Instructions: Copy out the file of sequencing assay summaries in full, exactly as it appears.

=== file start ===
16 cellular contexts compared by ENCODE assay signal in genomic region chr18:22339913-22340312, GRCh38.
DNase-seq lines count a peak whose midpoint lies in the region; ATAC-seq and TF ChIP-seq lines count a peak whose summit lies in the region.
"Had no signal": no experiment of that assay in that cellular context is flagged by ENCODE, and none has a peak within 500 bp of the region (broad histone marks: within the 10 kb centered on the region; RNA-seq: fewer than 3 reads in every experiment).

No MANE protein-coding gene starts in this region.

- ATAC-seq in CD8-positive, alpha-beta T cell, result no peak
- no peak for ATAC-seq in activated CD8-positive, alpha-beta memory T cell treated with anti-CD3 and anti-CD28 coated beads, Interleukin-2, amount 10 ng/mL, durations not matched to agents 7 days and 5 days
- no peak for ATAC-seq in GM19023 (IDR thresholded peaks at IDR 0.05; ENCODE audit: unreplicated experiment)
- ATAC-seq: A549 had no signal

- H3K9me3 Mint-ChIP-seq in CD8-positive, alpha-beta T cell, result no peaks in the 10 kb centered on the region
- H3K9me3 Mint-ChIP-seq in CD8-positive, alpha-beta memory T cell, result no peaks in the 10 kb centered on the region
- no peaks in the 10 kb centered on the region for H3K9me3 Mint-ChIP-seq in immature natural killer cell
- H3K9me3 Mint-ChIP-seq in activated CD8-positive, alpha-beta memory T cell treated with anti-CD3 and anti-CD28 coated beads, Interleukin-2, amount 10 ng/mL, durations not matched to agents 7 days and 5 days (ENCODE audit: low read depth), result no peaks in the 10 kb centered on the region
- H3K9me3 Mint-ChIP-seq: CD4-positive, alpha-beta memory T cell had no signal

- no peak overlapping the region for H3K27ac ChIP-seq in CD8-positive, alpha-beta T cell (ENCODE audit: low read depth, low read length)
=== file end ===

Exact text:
16 cellular contexts compared by ENCODE assay signal in genomic region chr18:22339913-22340312, GRCh38.
DNase-seq lines count a peak whose midpoint lies in the region; ATAC-seq and TF ChIP-seq lines count a peak whose summit lies in the region.
"Had no signal": no experiment of that assay in that cellular context is flagged by ENCODE, and none has a peak within 500 bp of the region (broad histone marks: within the 10 kb centered on the region; RNA-seq: fewer than 3 reads in every experiment).

No MANE protein-coding gene starts in this region.

- ATAC-seq in CD8-positive, alpha-beta T cell, result no peak
- no peak for ATAC-seq in activated CD8-positive, alpha-beta memory T cell treated with anti-CD3 and anti-CD28 coated beads, Interleukin-2, amount 10 ng/mL, durations not matched to agents 7 days and 5 days
- no peak for ATAC-seq in GM19023 (IDR thresholded peaks at IDR 0.05; ENCODE audit: unreplicated experiment)
- ATAC-seq: A549 had no signal

- H3K9me3 Mint-ChIP-seq in CD8-positive, alpha-beta T cell, result no peaks in the 10 kb centered on the region
- H3K9me3 Mint-ChIP-seq in CD8-positive, alpha-beta memory T cell, result no peaks in the 10 kb centered on the region
- no peaks in the 10 kb centered on the region for H3K9me3 Mint-ChIP-seq in immature natural killer cell
- H3K9me3 Mint-ChIP-seq in activated CD8-positive, alpha-beta memory T cell treated with anti-CD3 and anti-CD28 coated beads, Interleukin-2, amount 10 ng/mL, durations not matched to agents 7 days and 5 days (ENCODE audit: low read depth), result no peaks in the 10 kb centered on the region
- H3K9me3 Mint-ChIP-seq: CD4-positive, alpha-beta memory T cell had no signal

- no peak overlapping the region for H3K27ac ChIP-seq in CD8-positive, alpha-beta T cell (ENCODE audit: low read depth, low read length)